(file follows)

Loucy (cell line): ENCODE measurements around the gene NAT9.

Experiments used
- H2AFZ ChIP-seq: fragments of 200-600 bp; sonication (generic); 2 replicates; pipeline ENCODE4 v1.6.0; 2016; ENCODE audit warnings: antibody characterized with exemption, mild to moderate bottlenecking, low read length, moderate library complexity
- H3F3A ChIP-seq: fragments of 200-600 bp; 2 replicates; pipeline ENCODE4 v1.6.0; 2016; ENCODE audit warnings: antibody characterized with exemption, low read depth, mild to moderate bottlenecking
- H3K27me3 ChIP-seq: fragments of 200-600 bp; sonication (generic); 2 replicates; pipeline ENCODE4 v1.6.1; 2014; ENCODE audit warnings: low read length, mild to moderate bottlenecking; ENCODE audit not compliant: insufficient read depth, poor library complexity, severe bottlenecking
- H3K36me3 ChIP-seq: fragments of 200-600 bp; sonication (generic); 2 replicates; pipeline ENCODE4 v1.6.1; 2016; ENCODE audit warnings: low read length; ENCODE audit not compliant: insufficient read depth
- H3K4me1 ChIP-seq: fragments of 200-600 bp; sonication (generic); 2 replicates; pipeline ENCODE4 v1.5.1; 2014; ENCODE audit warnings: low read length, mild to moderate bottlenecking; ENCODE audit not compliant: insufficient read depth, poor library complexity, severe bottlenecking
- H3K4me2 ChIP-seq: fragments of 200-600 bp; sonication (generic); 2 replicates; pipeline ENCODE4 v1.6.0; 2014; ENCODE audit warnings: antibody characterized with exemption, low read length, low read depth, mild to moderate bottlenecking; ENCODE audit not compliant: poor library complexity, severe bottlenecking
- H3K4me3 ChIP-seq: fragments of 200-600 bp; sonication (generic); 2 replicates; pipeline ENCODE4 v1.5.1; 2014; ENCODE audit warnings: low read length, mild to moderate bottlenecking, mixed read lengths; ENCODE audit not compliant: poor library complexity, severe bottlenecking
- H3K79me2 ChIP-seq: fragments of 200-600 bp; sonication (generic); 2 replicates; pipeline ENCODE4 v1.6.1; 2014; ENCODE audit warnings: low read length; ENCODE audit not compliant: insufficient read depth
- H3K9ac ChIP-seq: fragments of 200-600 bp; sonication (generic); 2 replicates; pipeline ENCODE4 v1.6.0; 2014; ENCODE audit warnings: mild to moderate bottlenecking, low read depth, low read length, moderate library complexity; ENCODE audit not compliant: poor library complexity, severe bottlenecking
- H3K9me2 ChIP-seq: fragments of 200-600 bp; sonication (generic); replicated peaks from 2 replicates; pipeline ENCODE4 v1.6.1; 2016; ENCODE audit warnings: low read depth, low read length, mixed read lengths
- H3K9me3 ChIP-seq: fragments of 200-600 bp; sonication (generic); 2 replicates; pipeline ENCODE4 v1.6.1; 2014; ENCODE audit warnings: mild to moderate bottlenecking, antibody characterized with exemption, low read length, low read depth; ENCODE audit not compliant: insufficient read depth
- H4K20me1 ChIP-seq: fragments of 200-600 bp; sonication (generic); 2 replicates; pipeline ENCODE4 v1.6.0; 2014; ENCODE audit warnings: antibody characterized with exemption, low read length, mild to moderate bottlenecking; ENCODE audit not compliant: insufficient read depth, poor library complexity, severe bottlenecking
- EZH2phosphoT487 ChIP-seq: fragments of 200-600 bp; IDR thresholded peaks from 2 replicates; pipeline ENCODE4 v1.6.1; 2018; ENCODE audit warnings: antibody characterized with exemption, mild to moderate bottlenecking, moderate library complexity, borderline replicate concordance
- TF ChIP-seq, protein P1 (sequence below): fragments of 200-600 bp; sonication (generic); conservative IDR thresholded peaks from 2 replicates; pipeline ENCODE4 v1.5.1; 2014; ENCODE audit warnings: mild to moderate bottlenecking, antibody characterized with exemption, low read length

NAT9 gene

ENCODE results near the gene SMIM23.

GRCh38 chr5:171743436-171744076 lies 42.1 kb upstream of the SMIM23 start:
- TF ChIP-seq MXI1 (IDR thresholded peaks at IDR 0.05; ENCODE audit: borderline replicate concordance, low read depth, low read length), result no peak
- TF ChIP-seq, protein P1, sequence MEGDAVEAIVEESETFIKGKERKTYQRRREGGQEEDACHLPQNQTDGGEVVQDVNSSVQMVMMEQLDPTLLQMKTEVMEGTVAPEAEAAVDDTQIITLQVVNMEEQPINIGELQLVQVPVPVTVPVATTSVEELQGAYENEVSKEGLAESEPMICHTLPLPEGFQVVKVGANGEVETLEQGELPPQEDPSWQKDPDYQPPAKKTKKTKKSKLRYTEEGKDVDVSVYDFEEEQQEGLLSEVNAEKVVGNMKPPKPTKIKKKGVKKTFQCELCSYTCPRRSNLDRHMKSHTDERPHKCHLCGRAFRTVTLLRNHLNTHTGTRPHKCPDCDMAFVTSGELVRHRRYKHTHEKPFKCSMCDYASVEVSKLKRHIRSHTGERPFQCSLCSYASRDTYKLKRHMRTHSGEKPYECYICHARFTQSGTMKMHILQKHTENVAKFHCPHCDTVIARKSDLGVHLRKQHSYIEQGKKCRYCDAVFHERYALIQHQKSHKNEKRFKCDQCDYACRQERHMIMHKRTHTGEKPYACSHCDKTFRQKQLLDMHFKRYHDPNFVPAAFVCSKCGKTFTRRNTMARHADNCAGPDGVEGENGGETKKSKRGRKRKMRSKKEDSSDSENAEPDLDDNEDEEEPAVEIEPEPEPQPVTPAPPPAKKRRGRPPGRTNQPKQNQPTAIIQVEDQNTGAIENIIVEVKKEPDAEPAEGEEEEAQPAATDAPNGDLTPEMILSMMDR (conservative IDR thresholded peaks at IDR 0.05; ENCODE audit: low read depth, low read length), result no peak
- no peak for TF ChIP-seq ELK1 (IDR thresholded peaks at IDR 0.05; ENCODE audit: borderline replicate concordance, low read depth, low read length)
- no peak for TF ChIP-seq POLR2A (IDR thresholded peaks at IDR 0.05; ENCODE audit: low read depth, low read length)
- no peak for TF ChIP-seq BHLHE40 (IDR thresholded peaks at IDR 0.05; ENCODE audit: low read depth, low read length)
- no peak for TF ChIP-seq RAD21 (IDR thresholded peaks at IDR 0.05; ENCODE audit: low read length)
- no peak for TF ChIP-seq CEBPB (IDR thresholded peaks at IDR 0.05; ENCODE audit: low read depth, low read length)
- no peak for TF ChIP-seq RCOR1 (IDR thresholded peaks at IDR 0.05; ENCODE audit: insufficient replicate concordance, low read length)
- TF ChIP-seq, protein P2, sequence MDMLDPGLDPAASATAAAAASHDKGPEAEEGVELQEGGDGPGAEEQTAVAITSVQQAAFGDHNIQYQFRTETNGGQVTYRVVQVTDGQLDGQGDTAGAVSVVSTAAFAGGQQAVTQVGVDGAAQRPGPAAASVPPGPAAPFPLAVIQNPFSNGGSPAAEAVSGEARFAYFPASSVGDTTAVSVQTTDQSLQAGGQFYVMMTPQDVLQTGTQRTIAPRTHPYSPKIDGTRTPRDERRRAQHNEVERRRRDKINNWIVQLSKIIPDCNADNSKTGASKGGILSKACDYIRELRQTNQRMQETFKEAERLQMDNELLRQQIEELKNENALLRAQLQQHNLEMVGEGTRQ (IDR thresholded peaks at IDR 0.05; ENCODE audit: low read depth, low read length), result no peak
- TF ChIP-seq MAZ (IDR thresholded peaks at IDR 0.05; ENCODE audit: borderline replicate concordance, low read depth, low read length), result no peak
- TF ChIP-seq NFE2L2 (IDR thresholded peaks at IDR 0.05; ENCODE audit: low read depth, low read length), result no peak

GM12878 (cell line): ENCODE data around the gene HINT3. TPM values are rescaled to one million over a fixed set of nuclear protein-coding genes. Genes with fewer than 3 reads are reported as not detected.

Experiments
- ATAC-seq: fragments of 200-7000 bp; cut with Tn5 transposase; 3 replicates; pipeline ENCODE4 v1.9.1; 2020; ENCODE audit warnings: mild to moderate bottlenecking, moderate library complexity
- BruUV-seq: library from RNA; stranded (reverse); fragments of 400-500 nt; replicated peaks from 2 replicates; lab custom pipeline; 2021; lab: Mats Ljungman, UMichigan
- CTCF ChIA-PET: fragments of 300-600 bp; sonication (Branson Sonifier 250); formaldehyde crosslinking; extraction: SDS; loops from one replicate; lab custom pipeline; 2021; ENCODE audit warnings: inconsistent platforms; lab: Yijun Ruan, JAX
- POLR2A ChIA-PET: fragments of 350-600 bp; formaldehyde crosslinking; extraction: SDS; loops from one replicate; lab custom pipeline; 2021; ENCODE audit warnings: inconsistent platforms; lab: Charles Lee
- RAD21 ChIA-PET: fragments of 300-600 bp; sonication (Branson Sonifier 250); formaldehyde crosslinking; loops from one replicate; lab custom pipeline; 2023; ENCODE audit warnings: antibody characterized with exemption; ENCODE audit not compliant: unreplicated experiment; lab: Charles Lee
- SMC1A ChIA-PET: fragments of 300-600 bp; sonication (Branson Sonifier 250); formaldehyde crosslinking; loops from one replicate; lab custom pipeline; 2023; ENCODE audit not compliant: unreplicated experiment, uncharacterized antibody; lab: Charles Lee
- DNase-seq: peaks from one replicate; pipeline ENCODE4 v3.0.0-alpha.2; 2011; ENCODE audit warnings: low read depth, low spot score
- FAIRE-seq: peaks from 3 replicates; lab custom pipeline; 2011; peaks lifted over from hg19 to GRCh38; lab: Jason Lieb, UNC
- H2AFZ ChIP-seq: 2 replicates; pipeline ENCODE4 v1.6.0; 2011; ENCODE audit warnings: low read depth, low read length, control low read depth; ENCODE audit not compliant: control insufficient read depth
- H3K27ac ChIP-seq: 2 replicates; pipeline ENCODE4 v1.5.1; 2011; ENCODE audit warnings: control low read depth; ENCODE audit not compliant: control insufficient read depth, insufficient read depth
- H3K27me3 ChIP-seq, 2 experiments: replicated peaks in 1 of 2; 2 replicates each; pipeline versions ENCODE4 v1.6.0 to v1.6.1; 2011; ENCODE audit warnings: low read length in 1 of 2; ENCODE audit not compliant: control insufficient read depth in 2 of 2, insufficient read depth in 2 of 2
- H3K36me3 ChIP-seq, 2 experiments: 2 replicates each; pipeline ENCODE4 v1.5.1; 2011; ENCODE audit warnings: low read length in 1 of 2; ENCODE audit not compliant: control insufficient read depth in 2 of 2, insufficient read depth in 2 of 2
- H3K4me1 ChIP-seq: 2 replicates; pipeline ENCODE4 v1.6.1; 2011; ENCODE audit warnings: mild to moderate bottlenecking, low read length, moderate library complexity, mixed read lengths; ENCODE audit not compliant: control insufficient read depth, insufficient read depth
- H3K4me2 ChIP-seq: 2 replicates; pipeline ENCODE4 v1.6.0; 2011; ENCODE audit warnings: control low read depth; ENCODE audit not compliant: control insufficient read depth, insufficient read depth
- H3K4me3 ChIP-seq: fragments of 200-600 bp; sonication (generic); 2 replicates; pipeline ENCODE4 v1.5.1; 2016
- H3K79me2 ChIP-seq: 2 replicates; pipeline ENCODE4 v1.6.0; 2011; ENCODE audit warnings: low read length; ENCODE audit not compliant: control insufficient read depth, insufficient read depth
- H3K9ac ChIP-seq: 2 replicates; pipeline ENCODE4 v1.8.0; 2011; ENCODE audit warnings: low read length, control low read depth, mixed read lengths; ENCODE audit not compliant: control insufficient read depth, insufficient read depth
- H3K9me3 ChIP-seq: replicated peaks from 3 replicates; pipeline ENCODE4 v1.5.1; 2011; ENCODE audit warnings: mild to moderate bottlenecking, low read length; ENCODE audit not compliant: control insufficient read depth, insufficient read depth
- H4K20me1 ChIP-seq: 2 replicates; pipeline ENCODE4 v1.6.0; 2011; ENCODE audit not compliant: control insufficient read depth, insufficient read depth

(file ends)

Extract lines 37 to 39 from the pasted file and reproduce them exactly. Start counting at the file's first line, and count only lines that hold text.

- RAD21 ChIA-PET: fragments of 300-600 bp; sonication (Branson Sonifier 250); formaldehyde crosslinking; loops from one replicate; lab custom pipeline; 2023; ENCODE audit warnings: antibody characterized with exemption; ENCODE audit not compliant: unreplicated experiment; lab: Charles Lee
- SMC1A ChIA-PET: fragments of 300-600 bp; sonication (Branson Sonifier 250); formaldehyde crosslinking; loops from one replicate; lab custom pipeline; 2023; ENCODE audit not compliant: unreplicated experiment, uncharacterized antibody; lab: Charles Lee
- DNase-seq: peaks from one replicate; pipeline ENCODE4 v3.0.0-alpha.2; 2011; ENCODE audit warnings: low read depth, low spot score